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Childhood Cancer

Childhood cancer is rarer than cancer in adults.

In recent years there have been significant improvements in survival rates for certain cancers, including acute lymphoblastic leukemia, which is the most common childhood cancer.1 Even so, understanding what childhood cancer is and how it works can help families prepare for a diagnosis and subsequent treatment. Let’s dive deeper into what you should know about childhood cancer, such as how it differs from cancer in adults and some common types.

What is childhood cancer?

Childhood cancer, or pediatric cancer, refers to abnormal cell growth that affects children and teens. This involves the uncontrollable or atypical growth of cells in the body to form tumors. Some tumors are benign and do no harm, while others are malignant and can spread to nearby tissue and other parts of the body.

Environmental and lifestyle risk factors don't play a big role in childhood cancers. The causes of childhood cancers are not yet well-known or understood.

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Cancer in adults vs. children

There are a few notable distinctions between childhood and adult cancers. Childhood cancers may occur in different parts of the body compared to adults.2 Even when they start in the same part, they may behave differently.3 They appear different under a microscope and may even respond differently to treatment.

Additionally, children tend to develop different cancers from the types usually found in adults. While many adult cancers are caused by lifestyle or environmental factors, the same doesn't hold true for childhood cancers.

Children are more likely to receive successful treatment for cancer. In fact, advances in medicine mean that in recent years, 85% of children with cancer survive 5 years or more.4 Children may get more intense cancer treatment, and they don't usually have health problems that get worse with treatment.5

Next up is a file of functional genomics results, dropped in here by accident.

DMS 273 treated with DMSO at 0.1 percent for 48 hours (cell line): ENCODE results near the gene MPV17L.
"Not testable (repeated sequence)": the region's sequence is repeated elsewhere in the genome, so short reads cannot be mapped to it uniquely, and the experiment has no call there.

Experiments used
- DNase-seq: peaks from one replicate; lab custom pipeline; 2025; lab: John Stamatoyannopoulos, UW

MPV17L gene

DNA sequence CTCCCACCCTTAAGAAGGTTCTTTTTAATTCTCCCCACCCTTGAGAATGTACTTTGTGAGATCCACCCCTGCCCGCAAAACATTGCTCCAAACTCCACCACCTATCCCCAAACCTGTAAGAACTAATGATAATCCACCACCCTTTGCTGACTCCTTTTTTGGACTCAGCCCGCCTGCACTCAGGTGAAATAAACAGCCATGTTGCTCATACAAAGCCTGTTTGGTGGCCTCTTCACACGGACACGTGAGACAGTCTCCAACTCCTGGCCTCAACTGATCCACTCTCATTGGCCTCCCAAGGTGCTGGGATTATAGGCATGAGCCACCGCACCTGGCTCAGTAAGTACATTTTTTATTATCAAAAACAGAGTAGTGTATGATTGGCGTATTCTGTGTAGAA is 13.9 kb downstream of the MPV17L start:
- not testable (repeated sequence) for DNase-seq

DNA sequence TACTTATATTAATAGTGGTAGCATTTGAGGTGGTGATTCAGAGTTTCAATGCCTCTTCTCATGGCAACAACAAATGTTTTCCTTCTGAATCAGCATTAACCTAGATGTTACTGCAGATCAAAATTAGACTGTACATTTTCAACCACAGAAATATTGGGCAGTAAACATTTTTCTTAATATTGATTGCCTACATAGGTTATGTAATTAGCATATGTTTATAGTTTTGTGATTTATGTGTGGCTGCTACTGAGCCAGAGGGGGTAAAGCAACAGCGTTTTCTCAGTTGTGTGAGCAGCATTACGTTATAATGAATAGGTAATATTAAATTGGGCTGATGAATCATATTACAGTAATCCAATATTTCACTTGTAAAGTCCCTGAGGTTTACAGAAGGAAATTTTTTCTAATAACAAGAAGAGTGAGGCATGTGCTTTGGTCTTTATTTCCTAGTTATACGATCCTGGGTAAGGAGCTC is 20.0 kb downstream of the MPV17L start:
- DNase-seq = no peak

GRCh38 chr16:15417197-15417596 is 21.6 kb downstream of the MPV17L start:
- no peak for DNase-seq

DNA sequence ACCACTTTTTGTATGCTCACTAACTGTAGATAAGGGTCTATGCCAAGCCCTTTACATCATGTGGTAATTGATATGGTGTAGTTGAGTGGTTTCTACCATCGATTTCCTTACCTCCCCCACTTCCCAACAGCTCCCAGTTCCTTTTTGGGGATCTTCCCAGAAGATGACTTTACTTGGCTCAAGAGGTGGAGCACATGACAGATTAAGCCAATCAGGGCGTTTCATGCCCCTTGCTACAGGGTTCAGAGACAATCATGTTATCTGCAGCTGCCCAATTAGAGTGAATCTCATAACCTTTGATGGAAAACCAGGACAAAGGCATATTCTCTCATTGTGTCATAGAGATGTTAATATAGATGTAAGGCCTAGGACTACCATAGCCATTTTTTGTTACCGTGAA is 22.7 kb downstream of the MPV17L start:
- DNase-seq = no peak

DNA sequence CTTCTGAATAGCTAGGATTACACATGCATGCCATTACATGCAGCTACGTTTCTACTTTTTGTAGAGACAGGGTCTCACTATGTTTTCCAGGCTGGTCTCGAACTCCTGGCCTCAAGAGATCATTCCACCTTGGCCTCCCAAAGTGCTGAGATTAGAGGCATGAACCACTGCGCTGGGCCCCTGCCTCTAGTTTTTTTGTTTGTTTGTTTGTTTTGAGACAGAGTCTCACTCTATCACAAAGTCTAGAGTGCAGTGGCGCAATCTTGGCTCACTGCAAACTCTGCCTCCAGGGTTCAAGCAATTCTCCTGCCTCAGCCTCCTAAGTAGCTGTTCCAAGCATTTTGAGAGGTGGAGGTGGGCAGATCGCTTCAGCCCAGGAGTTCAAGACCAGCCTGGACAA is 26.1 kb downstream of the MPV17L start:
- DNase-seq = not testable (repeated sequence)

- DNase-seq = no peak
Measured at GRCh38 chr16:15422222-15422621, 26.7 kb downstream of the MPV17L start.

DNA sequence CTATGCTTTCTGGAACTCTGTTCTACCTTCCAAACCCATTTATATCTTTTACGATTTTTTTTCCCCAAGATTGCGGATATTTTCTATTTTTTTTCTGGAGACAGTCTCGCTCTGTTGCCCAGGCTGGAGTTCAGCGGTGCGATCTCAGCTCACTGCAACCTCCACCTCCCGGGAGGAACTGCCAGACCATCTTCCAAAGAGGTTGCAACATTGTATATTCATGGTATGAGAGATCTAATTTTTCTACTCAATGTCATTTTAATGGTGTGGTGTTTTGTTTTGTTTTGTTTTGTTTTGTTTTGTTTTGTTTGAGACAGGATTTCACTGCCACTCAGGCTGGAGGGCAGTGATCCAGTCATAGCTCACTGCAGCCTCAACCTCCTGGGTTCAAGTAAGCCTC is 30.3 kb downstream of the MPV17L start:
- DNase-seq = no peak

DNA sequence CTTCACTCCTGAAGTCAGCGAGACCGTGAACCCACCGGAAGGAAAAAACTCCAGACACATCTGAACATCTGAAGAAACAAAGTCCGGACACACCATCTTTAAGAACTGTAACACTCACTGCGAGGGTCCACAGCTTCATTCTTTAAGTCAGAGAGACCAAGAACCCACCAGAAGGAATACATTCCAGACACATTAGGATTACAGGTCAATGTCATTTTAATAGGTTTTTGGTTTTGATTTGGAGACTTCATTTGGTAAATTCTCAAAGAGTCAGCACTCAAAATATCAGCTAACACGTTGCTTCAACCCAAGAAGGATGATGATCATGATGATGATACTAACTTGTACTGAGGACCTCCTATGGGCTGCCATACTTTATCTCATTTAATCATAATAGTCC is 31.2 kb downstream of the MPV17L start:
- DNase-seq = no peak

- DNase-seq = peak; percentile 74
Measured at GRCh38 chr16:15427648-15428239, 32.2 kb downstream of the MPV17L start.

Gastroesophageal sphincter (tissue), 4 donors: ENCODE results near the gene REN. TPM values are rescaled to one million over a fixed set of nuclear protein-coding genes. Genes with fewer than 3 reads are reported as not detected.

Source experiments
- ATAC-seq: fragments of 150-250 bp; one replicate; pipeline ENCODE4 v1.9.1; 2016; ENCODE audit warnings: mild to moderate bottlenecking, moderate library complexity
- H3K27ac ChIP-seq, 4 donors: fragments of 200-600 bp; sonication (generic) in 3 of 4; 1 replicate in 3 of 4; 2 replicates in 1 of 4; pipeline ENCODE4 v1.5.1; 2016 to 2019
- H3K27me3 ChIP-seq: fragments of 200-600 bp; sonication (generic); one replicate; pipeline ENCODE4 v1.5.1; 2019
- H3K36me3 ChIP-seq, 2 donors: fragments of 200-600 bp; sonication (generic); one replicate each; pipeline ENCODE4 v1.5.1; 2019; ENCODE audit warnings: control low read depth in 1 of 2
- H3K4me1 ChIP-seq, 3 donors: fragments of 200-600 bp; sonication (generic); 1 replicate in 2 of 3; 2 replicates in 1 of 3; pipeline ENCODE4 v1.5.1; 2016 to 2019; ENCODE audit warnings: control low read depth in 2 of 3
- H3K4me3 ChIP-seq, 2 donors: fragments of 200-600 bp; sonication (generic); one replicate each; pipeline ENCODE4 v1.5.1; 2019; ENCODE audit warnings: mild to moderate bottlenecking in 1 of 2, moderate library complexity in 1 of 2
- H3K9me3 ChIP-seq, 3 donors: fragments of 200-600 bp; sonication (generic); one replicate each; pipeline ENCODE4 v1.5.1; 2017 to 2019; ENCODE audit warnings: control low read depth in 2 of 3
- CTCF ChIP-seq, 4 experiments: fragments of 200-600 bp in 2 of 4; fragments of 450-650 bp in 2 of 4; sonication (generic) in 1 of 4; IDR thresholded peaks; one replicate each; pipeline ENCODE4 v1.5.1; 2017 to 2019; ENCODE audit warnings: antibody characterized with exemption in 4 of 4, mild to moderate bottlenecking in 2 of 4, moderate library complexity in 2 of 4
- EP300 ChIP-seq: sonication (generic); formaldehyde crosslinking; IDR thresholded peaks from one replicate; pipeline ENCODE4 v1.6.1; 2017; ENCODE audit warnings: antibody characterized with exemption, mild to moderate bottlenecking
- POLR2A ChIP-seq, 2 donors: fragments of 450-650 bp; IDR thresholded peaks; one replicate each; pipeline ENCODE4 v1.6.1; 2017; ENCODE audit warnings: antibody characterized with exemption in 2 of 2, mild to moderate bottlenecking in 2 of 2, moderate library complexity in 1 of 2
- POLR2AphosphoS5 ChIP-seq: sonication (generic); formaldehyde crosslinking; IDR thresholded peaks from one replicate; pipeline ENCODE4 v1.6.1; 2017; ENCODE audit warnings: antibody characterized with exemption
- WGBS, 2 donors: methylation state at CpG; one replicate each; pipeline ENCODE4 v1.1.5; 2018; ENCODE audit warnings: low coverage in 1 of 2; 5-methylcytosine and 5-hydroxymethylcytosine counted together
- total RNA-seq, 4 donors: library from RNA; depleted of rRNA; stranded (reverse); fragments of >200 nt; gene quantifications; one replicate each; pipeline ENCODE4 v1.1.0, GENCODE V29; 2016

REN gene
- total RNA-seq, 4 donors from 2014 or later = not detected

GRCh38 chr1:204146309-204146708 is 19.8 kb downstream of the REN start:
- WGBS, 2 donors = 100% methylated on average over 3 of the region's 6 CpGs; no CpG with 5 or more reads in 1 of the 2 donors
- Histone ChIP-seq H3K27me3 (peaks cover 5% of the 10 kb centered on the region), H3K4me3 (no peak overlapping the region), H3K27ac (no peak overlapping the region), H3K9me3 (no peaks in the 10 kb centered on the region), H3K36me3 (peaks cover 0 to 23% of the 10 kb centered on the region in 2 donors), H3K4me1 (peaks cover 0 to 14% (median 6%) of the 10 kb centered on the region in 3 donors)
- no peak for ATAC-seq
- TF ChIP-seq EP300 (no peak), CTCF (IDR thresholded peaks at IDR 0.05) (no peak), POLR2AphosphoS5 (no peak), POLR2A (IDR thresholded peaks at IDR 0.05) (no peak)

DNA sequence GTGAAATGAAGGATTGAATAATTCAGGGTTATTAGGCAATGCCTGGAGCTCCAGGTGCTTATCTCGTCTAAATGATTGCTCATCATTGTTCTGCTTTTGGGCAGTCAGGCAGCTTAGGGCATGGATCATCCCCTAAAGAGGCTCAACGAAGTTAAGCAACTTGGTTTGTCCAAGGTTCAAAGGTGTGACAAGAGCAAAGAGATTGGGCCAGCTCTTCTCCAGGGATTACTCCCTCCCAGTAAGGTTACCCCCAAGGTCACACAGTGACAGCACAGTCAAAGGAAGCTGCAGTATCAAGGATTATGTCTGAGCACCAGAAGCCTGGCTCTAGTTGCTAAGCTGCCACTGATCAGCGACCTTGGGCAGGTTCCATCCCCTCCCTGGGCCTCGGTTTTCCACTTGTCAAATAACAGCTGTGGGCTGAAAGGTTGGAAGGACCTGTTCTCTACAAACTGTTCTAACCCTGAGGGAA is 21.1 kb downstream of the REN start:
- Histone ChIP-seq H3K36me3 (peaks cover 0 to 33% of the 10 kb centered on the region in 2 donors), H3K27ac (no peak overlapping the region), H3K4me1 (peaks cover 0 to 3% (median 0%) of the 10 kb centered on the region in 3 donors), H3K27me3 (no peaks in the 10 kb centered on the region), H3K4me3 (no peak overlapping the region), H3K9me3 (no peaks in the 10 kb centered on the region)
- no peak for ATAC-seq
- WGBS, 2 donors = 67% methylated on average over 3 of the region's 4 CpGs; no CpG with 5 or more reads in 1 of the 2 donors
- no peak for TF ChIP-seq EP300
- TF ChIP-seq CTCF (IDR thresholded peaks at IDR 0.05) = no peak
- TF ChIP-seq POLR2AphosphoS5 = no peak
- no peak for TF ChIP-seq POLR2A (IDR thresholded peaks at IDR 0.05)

Types of childhood cancer

Common childhood cancers differ from common adult cancers. Lung and colorectal cancers are more common in adults, along with prostate cancer in men and breast cancer in women.6 Here are some common types of childhood cancers:7


Leukemias, especially acute lymphocytic leukemia (also known as acute lymphoblastic leukemia) (ALL) and acute myeloid leukemia (AML), are the most common childhood cancers. They affect the bone marrow and blood and may cause symptoms like bone and joint pain, weakness, and fatigue.

Brain and spinal tumor

Brain and spinal cord tumors exist in many forms. The treatments and outlook for each can vary. Brain tumors in children may cause headaches, nausea, and vision problems, along with other symptoms. Spinal cord tumors are less common but may cause numbness, weakness, and lack of coordination in the arms and legs. It's important to note that these symptoms can be caused by other abnormalities, and don't necessarily mean your child has a brain or spinal cord tumor.


Lymphomas often start in the lymph nodes, tonsils, or thymus. They may affect the bone marrow and other organs over time. Swollen lymph nodes, fever, fatigue, weight loss, and sweats are among the symptoms. Hodgkin and Non-Hodgkin lymphoma are the main types.


Neuroblastoma is usually observed in infants and young children as it starts in the nerve cells found in developing embryos or fetuses. It starts as a swelling in the abdomen and can cause bone pain, fever, and other symptoms.

Kidney tumor

Kidney tumors, sometimes known as Wilms tumors or nephroblastoma, can show up on one or both kidneys. It may be accompanied by symptoms like loss of appetite, fever, and nausea.

Can childhood cancer be treated?

There have been significant advances in medical science and healthcare, allowing for successful treatment and cure of many forms of childhood cancer. Additionally, cure rates have dramatically improved over the past few decades.

Treatment options for childhood cancer are largely dependent on the type and stage of the disease. A multidisciplinary team of medical professionals often tailors the treatment plan to the individual needs of the child, considering factors like the child's age, overall health, and the anticipated side effects of the treatment. It's also notable that research is ongoing to develop more effective treatments for each type of childhood cancer.

Get cancer insurance from Aflac

Childhood cancers are rare, and many patients make a full recovery thanks to advances in cancer medicine. Even so, understanding this disease, its symptoms, and treatments can be helpful.

Cancer insurance can help provide parents and families with financial support in case of a childhood cancer diagnosis. Aflac offers cancer insurance that goes beyond covering medical expenses. We also provide cash benefits that can help you deal with day-to-day expenses, bills, mortgage payments, and more. The right supplemental cancer insurance policy can help lift a financial burden, so cancer-affected families can focus on treatment and recovery. Speak with an agent today to learn more about your options.

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